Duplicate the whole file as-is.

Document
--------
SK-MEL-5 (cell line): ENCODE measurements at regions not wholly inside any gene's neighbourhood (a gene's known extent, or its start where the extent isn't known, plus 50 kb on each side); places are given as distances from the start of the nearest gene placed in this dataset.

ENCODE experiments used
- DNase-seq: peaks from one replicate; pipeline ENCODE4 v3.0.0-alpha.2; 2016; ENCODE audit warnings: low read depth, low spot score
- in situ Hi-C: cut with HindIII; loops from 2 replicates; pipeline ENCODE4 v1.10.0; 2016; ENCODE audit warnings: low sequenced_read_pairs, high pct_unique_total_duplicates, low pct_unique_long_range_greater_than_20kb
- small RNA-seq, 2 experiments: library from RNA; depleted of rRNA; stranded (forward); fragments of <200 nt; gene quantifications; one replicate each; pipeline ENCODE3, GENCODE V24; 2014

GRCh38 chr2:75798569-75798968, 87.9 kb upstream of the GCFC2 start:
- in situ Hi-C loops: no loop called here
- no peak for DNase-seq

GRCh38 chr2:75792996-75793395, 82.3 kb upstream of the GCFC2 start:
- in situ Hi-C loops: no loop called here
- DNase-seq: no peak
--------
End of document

SK-MEL-5 (cell line): ENCODE measurements at regions not wholly inside any gene's neighbourhood (a gene's known extent, or its start where the extent isn't known, plus 50 kb on each side); places are given as distances from the start of the nearest gene placed in this dataset.

ENCODE experiments used
- DNase-seq: peaks from one replicate; pipeline ENCODE4 v3.0.0-alpha.2; 2016; ENCODE audit warnings: low read depth, low spot score
- in situ Hi-C: cut with HindIII; loops from 2 replicates; pipeline ENCODE4 v1.10.0; 2016; ENCODE audit warnings: low sequenced_read_pairs, high pct_unique_total_duplicates, low pct_unique_long_range_greater_than_20kb
- small RNA-seq, 2 experiments: library from RNA; depleted of rRNA; stranded (forward); fragments of <200 nt; gene quantifications; one replicate each; pipeline ENCODE3, GENCODE V24; 2014

GRCh38 chr2:75798569-75798968, 87.9 kb upstream of the GCFC2 start:
- in situ Hi-C loops: no loop called here
- no peak for DNase-seq

GRCh38 chr2:75792996-75793395, 82.3 kb upstream of the GCFC2 start:
- in situ Hi-C loops: no loop called here
- DNase-seq: no peak